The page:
Meet the start-ups shaking up China’s automotive landscape

Illustration of a stack of cars
Clockwise from top, Envision’s Sibylla, Lynk & Co’s O2, Byton’s electric SUV concept, Redspace’s Reds, Nio’s ES8 amd the Polestar 1.
(Image credit: Julien Pacaud)

China is a fertile breeding ground for automotive start-ups. Lynk & Co, Nio, Byton and Polestar have all recently emerged fully formed, marking a shift away from established brand names and towards a connected, all-electric future.

These brand new brands are liberated from a century of fossil-fuelled heritage and show a willingness to completely rethink the role of the car. Geely, the biggest car company you’ve never heard of, is building the Lynk & Co EV sub-brand, as well as Polestar, a Volvo-affiliated performance marque.

Silver car

Sibylla concept car, by Envision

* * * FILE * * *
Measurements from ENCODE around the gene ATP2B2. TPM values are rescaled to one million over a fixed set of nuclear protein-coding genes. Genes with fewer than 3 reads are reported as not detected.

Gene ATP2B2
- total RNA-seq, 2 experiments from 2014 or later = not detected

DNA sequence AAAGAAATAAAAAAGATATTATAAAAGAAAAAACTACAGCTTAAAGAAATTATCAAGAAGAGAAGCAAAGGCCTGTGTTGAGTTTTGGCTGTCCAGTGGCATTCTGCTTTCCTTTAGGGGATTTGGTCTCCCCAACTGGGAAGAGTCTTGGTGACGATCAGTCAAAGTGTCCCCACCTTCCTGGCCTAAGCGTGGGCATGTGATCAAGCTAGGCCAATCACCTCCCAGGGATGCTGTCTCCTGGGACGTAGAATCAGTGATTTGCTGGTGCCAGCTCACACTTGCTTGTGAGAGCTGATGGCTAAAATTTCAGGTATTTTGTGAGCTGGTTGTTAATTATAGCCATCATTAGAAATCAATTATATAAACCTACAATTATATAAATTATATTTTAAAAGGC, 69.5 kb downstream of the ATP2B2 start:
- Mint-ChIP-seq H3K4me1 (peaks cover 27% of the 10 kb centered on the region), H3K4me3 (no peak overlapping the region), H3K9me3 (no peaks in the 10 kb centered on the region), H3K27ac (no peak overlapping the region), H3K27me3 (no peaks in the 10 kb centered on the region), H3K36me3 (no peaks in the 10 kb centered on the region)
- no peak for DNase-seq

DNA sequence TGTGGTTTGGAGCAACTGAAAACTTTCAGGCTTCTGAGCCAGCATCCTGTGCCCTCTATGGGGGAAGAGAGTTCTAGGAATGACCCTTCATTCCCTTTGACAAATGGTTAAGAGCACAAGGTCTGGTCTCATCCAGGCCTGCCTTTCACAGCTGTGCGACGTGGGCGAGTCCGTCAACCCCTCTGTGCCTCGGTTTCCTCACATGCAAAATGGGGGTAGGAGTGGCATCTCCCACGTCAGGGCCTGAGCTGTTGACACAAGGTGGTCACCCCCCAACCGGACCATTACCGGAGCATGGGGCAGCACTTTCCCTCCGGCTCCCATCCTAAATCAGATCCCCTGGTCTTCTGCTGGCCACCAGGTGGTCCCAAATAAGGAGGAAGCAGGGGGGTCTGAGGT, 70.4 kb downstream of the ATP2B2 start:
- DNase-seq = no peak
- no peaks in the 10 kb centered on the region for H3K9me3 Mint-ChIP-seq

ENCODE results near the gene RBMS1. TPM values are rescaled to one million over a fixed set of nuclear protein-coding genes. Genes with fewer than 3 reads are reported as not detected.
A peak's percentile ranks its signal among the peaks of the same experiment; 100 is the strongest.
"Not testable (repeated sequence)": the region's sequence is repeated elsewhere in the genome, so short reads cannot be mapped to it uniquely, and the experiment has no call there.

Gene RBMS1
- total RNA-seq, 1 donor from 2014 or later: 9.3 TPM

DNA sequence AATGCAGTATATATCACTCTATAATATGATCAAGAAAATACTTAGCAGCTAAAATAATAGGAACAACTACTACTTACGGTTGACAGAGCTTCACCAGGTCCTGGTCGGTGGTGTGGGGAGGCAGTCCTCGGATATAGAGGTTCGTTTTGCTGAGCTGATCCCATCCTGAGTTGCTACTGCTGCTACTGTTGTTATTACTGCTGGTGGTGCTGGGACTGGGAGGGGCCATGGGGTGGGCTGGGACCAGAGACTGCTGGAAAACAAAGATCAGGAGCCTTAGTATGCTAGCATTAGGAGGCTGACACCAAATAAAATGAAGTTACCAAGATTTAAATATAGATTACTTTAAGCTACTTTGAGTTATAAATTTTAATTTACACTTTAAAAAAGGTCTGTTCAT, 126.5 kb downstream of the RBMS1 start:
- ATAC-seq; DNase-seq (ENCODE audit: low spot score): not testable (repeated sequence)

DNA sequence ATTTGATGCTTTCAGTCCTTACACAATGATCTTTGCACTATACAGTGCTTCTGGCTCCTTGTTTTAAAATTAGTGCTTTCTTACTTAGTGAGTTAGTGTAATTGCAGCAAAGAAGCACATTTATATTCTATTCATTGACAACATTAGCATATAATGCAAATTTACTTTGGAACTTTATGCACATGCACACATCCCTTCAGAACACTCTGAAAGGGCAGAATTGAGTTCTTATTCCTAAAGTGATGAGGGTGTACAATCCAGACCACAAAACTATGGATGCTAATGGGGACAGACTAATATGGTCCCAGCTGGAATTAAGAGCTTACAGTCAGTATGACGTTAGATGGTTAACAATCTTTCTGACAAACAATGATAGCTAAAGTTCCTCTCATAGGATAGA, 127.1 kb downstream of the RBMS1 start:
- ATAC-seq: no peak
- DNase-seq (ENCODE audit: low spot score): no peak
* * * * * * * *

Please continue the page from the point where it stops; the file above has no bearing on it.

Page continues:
(Image credit: TBC)

Meanwhile, Envision’s elegant Sibylla concept was designed by GFG Style studio. Lei Zhang, CEO of Envision Energy, believes in a tech-led approach. ‘We want to demonstrate the future of e-mobility,’ he says. ‘The future EV will be a personal, mobile, intelligent green power station.’ Envision’s USP is an interconnected ‘smart grid’ of devices, storage and power generation that the entrepreneur likens to a ‘Facebook of energy’. There’s also Redspace’s asymmetrical city car, designed by Chris Bangle, the former design chief of BMW.

‘I think most thinking designers have a great ambivalence towards the concept of brands,’ says Bangle. ‘Redspace is refreshing because it has so little inertia from the past and so much to offer.’ The car’s role as a social signifier remains undiminished, but these new brands match desirability with smart design and data-mining as China seeks to escape pollution with the next stage of automotive evolution.

As originally featured in the June 2018 issue of Wallpaper* (W*231)

Jonathan Bell has written for Wallpaper* magazine since 1999, covering everything from architecture and transport design to books, tech and graphic design. He is now the magazine’s Transport and Technology Editor. Jonathan has written and edited 15 books, including Concept Car Design, 21st Century House, and The New Modern House. He is also the host of Wallpaper’s first podcast.